Indonesia’s Habibie, president during transition to democracy, dies

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Former Indonesian president B. J. Habibie succeeded Suharto as Indonesia’s third president. (AFP/File photo)
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A son of Indonesia's former President B.J. Habibie, Thareq Kemal Habibie (C in black), leads to carry his father's coffin to home, at an army hospital morgue in Jakarta on September 11, 2019. (AFP)
Updated 11 September 2019

Indonesia’s Habibie, president during transition to democracy, dies

  • Habibie, 83, had been suffering heart failure
  • Habibie succeeded Suharto as Indonesia’s third president only months after becoming his deputy

JAKARTA: Former Indonesian president B.J. Habibie, who came to power during the country’s turbulent transition to democracy after former strongman leader Suharto stepped down in 1998, has died, his son said on Wednesday.
Habibie, 83, had been suffering heart failure, Tariq Kemal Habibie told Metro TV.
An engineer by training, Habibie succeeded Suharto as Indonesia’s third president only months after becoming his deputy, just as the country sank into a spasms of rioting and economic upheaval.
He held power for 17 months until the late Abdurrahman Wahid became president and his tenure was marked by his agreeing to a referendum for the people of former Portuguese colony East Timor.
Indonesian troops invaded in December 1975 and the following year annexed East Timor as its 27th province.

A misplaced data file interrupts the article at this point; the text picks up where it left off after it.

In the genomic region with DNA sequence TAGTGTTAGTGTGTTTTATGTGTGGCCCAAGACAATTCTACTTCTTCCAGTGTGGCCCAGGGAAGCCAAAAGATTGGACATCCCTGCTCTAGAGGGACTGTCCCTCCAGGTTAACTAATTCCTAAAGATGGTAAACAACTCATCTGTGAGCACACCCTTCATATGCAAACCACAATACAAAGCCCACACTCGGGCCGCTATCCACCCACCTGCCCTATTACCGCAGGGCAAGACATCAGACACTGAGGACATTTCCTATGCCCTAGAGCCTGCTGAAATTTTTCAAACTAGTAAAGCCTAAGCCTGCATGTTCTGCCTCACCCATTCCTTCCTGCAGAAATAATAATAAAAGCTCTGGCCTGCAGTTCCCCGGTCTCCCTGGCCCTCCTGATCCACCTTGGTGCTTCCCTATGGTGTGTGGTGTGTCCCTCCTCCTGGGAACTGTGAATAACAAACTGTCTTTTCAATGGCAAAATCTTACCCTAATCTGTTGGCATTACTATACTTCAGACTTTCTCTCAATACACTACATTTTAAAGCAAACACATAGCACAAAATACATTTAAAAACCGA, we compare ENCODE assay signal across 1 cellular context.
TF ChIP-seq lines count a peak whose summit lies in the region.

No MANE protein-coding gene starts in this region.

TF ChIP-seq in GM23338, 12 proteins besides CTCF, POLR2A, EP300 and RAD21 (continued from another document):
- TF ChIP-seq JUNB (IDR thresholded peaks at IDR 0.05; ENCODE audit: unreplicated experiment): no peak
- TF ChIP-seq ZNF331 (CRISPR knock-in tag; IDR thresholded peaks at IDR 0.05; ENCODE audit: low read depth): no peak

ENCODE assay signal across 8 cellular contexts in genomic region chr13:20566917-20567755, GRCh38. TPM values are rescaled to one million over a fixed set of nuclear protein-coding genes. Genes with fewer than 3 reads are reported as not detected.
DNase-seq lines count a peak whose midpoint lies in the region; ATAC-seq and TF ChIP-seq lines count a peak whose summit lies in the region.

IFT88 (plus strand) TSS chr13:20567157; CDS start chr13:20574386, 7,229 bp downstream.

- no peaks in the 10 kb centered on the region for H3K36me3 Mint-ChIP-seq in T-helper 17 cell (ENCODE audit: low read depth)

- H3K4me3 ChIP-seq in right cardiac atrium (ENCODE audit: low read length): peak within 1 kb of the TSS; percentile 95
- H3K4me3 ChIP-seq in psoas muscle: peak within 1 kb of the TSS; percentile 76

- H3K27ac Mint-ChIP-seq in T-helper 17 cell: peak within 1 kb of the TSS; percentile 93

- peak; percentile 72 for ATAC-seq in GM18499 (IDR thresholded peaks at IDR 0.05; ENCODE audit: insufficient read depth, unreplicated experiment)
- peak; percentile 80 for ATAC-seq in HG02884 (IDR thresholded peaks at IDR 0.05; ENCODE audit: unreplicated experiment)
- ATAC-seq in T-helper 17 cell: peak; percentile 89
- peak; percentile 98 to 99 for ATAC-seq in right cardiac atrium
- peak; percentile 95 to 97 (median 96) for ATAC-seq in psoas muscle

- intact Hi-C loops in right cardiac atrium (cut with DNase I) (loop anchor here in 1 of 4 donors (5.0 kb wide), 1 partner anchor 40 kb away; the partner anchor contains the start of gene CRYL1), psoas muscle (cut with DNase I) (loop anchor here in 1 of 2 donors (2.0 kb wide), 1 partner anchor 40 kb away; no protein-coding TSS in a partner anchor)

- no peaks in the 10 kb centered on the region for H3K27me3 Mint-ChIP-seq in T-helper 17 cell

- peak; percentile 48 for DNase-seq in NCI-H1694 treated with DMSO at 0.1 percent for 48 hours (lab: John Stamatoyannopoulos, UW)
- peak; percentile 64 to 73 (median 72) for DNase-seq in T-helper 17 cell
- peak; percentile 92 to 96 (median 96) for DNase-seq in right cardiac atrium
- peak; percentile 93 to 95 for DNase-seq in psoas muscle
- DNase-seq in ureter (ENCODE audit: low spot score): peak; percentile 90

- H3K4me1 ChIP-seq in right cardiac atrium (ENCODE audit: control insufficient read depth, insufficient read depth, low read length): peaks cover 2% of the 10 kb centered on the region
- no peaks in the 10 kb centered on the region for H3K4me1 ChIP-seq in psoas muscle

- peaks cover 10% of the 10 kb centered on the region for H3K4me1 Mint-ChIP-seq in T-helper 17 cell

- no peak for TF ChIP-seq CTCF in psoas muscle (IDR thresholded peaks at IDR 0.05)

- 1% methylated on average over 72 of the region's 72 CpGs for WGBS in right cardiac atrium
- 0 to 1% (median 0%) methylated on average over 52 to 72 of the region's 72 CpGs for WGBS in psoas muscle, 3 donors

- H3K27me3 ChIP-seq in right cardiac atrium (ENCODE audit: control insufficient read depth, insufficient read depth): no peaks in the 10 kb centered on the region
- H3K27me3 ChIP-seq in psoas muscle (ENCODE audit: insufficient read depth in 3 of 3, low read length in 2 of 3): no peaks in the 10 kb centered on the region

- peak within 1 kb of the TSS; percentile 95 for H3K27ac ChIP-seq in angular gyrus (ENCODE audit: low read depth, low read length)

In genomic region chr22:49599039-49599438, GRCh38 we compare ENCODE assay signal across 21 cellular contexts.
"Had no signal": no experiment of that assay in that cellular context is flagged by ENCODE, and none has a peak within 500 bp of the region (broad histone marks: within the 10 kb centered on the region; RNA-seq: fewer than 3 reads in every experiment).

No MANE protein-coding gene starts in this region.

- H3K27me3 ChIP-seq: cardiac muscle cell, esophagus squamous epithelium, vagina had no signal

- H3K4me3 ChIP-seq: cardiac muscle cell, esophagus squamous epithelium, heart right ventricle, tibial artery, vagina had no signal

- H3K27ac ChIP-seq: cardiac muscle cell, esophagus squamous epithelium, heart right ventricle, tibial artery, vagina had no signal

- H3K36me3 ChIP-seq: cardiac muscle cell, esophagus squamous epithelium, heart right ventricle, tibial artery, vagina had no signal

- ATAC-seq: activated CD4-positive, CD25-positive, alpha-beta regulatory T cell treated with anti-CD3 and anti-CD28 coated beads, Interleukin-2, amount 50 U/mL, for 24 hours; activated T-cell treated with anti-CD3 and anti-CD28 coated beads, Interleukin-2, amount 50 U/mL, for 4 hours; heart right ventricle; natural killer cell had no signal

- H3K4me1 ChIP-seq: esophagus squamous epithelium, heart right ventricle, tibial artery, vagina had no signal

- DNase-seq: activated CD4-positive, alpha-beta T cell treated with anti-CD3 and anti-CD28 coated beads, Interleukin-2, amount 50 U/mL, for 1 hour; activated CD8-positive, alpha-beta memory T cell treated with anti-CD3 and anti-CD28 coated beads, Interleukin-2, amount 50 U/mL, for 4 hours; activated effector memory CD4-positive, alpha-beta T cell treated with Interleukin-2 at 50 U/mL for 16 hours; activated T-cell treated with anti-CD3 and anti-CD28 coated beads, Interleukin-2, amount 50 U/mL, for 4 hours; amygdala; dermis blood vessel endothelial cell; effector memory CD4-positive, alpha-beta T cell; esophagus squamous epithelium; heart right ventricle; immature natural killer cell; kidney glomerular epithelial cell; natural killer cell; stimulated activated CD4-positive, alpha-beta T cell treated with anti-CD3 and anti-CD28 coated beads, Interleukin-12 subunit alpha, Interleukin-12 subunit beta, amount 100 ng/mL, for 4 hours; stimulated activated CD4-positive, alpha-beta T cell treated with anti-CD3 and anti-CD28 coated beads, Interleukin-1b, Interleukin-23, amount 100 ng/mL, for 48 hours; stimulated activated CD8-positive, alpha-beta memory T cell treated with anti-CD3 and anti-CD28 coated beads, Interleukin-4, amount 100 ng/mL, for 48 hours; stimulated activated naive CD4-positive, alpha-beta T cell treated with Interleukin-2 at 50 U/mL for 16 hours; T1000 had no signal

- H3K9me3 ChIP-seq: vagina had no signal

But Habibie abruptly changed longheld policy in January 1999 and said East Timor could have independence if it rejected autonomy within Indonesia. The East Timorese later voted for independence, unleashing a wave of violence.
Habibie was also known for his quest to turn Indonesia into a technological powerhouse, including trying to develop a national aircraft industry.
President Joko Widodo, speaking at the hospital where Habibie was being treated, described Habibie as a “world class scientist and the father of technology in Indonesia.”


US will allow limited flights by Chinese airlines, not a ban

Updated 1 min 36 sec ago

US will allow limited flights by Chinese airlines, not a ban

  • The Transportation Department said it will let Chinese passenger airlines fly a total of two round-trip flights per week between the US and China
  • Four Chinese airlines currently fly between the US and China

WASHINGTON: The Trump administration said Friday it will let Chinese airlines operate a limited number of flights to the US, backing down from a a threat to ban the flights.
The decision comes one day after China agreed to ease its own anti-coronavirus restrictions and allow more flights by foreign airlines. The restrictions had blocked US carriers United and Delta from resuming flights between the US and China.
The Transportation Department said it will let Chinese passenger airlines fly a total of two round-trip flights per week between the US and China, which it said would equal the number of flights China’s aviation authority will allow for US carriers.
On Wednesday, the US said it would prohibit all flights by Chinese airlines to and from the US no later than June 16. That marked an escalation of trade and diplomatic tension between the two countries.
Four Chinese airlines currently fly between the US and China.
United Airlines, Delta Air Lines and American Airlines suspended competing flights early this year as demand plummeted in the face of the coronavirus pandemic. United and Delta had petitioned China to resume flights this month. American does not plan to return to China before October.